i. Enercon India filed a suit before the Bombay HC seeking an interim relief to the effect that supply of generators and components be resumed. Enercon GmBh did not comply with the order, resulting in the filing of a contempt petition against it by Enercon India.
ii. In response, Enercon GmBh moved the Company Law Board, Delhi for removal of Mehra brothers as directors of Enercon India. The Mehra brothers in turn filed a company petition against Enercon BmBh for oppression and mismanagement.
iii. Besides, Enercon GmBh also secured an ex parte injunction from the Hamburg District Court against Enercon India restraining the latter from supplying generators under the trademarks of Enercon GmBh. The injunction was subsequently set aside by the Hamburg Court on grounds of lack of evidence against Enercon India.
Finally in March 2008, Enercon GmBh evinced interest in settling all outstanding disputes with Enercon India, including the question of the IPLA, and invoked the arbitration clause provided for in the IPLA. Enercon India responded stating that since the IPLA was not a concluded contract, there was no valid arbitration agreement in place. Also, according to Enercon India, by its litigious conduct Enercon GmBh had waived the arbitration agreement.
Enercon GmBh then filed for a declaratory judgment in a UK Court against Enercon India, inter alia seeking an anti-suit injunction against Enercon India to restrain it from continuing with the suit proceedings before the Bombay High Court.
On its part, Enercon India filed a suit before Senior Division Judge, Daman seeking – “a declaration that the IPLA was not a concluded contract and correspondingly that there was no Arbitration Agreement between the parties; for a declaration that the initiation of proceedings before the English Court by the Respondents was void and illegal; and for a permanent injunction restraining the Respondents from continuing with the proceedings before the English Court”.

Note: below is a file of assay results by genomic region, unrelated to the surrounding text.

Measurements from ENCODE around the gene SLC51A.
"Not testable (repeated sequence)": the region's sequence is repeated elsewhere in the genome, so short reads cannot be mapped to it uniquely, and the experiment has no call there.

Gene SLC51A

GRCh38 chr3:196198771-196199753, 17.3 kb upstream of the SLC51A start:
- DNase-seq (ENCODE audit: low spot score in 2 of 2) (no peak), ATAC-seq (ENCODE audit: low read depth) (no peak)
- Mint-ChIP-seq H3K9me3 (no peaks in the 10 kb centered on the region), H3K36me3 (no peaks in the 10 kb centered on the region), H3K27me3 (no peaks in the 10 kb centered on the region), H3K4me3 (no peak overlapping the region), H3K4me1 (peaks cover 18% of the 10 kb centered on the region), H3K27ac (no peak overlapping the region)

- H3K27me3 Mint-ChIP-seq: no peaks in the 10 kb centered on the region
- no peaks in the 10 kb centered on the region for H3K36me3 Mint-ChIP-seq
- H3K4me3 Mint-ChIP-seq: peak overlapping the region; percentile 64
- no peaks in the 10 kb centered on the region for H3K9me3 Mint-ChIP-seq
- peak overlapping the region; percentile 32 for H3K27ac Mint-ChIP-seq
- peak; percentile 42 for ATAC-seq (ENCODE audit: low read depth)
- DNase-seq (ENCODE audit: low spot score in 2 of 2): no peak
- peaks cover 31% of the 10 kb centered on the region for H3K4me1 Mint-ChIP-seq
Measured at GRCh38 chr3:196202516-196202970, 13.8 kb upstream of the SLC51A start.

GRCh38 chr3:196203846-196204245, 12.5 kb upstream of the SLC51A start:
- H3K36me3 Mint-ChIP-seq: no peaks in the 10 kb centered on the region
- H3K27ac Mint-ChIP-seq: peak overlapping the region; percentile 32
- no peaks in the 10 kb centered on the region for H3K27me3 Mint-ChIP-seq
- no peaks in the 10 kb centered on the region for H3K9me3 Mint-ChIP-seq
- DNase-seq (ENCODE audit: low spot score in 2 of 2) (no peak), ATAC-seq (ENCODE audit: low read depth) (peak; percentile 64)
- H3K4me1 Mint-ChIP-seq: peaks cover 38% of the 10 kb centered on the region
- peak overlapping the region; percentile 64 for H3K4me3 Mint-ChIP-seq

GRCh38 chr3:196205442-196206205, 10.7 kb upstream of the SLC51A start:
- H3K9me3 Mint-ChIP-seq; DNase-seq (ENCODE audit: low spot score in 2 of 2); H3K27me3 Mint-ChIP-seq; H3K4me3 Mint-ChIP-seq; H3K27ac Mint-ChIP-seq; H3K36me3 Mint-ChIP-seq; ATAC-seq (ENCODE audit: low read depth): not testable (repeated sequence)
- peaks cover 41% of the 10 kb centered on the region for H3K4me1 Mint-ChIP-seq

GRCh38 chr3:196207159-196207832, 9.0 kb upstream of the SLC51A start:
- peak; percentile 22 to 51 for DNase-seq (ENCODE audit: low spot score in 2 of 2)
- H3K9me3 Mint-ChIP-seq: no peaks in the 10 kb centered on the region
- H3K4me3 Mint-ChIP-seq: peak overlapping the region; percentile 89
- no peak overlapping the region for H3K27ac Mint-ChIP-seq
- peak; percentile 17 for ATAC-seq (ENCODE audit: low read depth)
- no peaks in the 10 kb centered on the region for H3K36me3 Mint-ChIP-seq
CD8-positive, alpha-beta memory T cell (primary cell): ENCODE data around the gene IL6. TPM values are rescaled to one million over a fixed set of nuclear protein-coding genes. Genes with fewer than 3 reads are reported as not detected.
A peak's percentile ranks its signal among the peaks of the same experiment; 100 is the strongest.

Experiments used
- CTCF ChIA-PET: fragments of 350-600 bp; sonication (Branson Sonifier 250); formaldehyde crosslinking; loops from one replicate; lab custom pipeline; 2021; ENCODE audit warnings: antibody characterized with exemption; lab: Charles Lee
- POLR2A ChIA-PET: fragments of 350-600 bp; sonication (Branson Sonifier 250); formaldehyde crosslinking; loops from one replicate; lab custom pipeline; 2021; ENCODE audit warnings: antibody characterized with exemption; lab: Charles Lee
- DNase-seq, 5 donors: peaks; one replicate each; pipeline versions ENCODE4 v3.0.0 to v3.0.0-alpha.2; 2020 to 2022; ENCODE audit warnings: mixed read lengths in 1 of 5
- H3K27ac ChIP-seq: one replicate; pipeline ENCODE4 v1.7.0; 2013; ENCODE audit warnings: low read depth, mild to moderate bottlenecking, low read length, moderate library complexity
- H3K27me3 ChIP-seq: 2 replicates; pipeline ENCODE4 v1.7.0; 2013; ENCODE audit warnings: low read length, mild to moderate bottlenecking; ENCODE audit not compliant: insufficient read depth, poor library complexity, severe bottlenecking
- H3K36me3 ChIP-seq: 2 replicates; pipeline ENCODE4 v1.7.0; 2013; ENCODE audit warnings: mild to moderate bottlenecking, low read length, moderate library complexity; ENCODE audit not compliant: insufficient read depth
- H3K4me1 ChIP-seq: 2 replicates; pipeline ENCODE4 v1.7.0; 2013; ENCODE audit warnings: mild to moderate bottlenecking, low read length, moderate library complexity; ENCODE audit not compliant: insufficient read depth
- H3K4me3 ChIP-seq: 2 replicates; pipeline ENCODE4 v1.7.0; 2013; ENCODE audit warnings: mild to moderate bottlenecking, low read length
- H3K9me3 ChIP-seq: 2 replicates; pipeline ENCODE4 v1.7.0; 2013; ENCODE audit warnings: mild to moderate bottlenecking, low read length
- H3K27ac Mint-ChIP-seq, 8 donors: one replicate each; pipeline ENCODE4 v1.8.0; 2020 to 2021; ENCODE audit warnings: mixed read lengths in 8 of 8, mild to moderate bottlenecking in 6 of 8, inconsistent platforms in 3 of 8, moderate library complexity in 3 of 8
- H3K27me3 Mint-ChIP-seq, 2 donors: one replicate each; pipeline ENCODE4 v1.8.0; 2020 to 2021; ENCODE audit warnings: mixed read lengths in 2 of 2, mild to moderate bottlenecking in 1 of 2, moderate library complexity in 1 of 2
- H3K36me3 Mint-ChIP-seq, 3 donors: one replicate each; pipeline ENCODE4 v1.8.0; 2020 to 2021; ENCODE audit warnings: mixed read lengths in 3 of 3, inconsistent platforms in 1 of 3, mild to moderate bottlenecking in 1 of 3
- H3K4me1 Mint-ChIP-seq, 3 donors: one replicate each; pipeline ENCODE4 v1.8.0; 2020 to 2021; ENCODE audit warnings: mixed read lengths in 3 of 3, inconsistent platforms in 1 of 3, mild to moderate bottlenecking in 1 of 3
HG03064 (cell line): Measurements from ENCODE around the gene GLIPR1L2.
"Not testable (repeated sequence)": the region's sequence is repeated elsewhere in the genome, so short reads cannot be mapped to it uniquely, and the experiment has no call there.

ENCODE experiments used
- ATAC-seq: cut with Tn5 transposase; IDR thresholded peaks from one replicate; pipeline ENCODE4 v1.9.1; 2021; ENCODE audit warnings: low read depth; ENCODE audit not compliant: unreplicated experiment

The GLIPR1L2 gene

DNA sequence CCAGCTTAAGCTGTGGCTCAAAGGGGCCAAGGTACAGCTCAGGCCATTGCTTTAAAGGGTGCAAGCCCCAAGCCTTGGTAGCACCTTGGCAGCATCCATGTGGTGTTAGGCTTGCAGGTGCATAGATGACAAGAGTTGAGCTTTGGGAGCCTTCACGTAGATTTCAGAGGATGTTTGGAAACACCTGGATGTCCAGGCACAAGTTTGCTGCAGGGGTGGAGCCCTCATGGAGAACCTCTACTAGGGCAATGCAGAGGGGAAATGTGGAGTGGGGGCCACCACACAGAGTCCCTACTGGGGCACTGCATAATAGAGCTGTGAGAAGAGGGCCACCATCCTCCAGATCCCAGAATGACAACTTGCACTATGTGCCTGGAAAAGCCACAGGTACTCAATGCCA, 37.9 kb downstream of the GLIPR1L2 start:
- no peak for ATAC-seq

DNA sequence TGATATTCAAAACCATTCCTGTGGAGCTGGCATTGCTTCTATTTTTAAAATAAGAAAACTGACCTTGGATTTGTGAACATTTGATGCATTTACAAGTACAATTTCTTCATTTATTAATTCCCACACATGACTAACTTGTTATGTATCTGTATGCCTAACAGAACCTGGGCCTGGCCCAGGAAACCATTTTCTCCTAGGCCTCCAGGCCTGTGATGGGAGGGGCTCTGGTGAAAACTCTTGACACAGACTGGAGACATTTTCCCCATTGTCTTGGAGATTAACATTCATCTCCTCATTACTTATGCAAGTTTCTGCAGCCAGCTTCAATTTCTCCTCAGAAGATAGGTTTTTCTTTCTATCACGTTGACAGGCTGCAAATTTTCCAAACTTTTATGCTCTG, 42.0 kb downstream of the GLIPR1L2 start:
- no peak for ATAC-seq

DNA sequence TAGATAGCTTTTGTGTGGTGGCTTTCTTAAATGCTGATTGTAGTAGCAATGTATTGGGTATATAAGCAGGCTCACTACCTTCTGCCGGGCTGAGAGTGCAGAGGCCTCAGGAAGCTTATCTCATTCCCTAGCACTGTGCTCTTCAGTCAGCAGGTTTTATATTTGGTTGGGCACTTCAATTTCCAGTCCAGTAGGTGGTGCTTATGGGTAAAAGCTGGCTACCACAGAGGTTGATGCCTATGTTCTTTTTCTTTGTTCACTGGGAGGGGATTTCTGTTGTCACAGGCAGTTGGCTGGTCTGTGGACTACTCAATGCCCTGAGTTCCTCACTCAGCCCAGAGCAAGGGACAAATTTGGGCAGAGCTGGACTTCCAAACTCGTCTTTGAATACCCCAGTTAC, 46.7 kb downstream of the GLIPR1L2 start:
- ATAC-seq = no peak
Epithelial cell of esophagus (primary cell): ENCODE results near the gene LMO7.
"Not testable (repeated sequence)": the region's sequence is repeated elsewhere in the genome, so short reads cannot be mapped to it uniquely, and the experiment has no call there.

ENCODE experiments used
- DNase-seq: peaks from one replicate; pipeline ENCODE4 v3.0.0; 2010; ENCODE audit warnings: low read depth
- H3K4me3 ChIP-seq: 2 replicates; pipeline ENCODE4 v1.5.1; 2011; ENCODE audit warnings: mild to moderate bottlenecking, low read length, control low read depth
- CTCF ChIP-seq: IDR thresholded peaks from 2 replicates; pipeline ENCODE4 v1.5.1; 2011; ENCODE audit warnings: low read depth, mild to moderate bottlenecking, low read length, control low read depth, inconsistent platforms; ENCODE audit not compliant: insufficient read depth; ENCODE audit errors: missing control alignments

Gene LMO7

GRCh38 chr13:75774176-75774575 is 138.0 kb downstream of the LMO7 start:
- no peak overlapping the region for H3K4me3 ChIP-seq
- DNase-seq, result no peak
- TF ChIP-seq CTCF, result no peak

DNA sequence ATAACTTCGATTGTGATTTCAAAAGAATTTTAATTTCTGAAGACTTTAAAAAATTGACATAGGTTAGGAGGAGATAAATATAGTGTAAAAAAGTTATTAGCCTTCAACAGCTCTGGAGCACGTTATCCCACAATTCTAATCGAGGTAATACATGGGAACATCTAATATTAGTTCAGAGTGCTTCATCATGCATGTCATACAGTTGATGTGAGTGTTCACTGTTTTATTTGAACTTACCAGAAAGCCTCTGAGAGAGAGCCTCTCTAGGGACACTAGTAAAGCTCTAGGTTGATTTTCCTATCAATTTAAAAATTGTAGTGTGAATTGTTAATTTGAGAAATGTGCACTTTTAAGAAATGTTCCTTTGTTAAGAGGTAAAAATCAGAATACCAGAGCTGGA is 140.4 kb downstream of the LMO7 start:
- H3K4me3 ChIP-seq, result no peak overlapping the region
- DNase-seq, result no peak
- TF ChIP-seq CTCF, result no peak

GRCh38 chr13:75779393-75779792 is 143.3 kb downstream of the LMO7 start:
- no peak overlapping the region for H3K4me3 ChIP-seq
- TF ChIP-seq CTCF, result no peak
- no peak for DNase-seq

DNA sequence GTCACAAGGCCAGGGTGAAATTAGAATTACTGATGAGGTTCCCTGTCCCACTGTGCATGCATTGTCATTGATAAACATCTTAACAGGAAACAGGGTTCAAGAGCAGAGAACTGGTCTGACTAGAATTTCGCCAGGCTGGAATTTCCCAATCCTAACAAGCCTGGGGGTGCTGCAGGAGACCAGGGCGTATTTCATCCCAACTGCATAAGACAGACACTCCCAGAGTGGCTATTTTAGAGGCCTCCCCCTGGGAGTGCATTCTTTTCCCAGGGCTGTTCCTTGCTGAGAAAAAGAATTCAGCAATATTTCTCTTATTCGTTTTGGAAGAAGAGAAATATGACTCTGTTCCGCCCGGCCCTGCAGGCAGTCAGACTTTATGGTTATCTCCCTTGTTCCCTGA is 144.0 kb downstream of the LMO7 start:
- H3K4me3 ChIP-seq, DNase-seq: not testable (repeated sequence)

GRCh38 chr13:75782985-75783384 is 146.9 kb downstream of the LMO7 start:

The Senior Division Judge, Daman passed an ex parte order restraining Enercon GmBh from proceeding with the suit before the UK Court. Subsequently, Enercon GmBh appeared before the Daman Judge and moved an application under Section 45 of the Arbitration Act contending that the suit must be referred to arbitration under the IPLA. The Senior Division Judge dismissed Enercon GmBh’s application and confirmed the anti-suit injunction.
Enercon GmBh appealed to the District Judge, Daman who set aside the decision of the Senior Division Judge on the grounds that since the Mehra Brothers had signed in the IPLA in September 2006, it was a concluded contract, and hence the arbitration clause was valid.
Against this decision of the District Judge, Enercon India and Mehra brothers preferred writ petitions before the Bombay High Court.
Writ Petitions before the Bombay High Court
In the Writ Petitions filed by Enercon India and the Mehra Brothers (Petitioners), the Bombay High Court concluded that the IPLA was a concluded contract, and that the arbitration agreement too was valid, based on the following reasons:
A. 19.The inquiry contemplated under Section 45 is therefore of a prima facie nature of the existence of an Arbitration Agreement. If the Court comes to a prima facie conclusion that there is an Arbitration Agreement and the same is legal and valid, the matter must be referred to the Arbitral Tribunal for further consideration which can thereafter conclusively decide either way. If the Court comes to the prima facie conclusion that there is either no Arbitration Agreement or that the same is not valid in law, the Court must then proceed to determine the same finally and conclusively.